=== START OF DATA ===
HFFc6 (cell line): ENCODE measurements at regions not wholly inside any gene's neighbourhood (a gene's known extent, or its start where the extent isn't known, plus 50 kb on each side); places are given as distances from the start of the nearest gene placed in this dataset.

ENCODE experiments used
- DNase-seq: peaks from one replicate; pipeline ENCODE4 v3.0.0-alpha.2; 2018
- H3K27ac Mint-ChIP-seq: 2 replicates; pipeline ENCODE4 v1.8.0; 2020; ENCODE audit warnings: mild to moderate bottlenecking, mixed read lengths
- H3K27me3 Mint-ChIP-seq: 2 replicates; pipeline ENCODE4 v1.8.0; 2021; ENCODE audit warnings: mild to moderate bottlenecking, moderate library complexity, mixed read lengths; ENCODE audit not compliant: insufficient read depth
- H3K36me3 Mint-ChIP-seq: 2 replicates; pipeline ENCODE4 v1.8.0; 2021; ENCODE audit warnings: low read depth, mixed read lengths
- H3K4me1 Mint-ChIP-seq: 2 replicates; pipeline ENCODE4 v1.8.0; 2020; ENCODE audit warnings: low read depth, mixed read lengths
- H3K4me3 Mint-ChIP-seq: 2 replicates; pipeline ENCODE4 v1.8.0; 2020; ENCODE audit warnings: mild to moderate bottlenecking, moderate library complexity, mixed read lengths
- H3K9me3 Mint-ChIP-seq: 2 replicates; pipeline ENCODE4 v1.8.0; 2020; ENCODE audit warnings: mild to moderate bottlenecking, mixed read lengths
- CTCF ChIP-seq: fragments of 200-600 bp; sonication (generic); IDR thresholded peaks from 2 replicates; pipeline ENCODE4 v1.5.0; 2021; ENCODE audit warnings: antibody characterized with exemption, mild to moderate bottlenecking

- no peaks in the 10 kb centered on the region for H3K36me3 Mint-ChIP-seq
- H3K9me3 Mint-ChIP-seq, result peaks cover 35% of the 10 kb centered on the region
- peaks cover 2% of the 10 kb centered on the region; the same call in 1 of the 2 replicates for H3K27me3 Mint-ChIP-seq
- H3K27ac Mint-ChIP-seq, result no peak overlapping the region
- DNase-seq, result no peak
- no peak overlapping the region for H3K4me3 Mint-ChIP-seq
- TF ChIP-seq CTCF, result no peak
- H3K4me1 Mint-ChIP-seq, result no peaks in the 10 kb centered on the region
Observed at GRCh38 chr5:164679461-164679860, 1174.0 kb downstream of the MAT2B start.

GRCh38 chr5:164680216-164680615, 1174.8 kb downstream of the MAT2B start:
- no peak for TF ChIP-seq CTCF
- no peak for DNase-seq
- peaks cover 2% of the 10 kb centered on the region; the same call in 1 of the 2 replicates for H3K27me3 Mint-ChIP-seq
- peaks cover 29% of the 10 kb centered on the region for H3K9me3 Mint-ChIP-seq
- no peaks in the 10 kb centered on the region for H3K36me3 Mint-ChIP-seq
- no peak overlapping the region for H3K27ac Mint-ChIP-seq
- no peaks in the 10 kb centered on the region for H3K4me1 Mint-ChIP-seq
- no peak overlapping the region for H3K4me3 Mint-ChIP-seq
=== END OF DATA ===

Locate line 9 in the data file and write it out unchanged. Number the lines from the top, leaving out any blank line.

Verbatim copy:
- H3K9me3 Mint-ChIP-seq: 2 replicates; pipeline ENCODE4 v1.8.0; 2020; ENCODE audit warnings: mild to moderate bottlenecking, mixed read lengths